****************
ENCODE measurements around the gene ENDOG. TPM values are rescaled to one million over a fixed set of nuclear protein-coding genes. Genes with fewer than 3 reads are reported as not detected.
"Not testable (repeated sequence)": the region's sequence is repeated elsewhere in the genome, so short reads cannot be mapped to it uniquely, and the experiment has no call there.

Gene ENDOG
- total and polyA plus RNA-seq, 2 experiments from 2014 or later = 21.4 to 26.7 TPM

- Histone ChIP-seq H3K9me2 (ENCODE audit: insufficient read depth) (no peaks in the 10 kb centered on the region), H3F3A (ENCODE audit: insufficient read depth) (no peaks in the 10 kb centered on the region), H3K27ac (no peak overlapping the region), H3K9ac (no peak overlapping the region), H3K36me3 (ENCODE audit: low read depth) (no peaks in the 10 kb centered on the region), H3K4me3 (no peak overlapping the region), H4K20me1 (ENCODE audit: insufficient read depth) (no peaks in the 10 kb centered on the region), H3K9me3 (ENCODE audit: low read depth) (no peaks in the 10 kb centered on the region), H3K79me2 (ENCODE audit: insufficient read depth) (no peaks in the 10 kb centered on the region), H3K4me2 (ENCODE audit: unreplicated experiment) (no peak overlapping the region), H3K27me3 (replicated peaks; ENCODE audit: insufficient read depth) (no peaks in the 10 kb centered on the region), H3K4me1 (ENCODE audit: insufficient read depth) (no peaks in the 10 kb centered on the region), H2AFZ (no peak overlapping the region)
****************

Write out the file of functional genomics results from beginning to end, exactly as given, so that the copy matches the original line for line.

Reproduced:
ENCODE measurements around the gene ENDOG. TPM values are rescaled to one million over a fixed set of nuclear protein-coding genes. Genes with fewer than 3 reads are reported as not detected.
"Not testable (repeated sequence)": the region's sequence is repeated elsewhere in the genome, so short reads cannot be mapped to it uniquely, and the experiment has no call there.

Gene ENDOG
- total and polyA plus RNA-seq, 2 experiments from 2014 or later = 21.4 to 26.7 TPM

- Histone ChIP-seq H3K9me2 (ENCODE audit: insufficient read depth) (no peaks in the 10 kb centered on the region), H3F3A (ENCODE audit: insufficient read depth) (no peaks in the 10 kb centered on the region), H3K27ac (no peak overlapping the region), H3K9ac (no peak overlapping the region), H3K36me3 (ENCODE audit: low read depth) (no peaks in the 10 kb centered on the region), H3K4me3 (no peak overlapping the region), H4K20me1 (ENCODE audit: insufficient read depth) (no peaks in the 10 kb centered on the region), H3K9me3 (ENCODE audit: low read depth) (no peaks in the 10 kb centered on the region), H3K79me2 (ENCODE audit: insufficient read depth) (no peaks in the 10 kb centered on the region), H3K4me2 (ENCODE audit: unreplicated experiment) (no peak overlapping the region), H3K27me3 (replicated peaks; ENCODE audit: insufficient read depth) (no peaks in the 10 kb centered on the region), H3K4me1 (ENCODE audit: insufficient read depth) (no peaks in the 10 kb centered on the region), H2AFZ (no peak overlapping the region)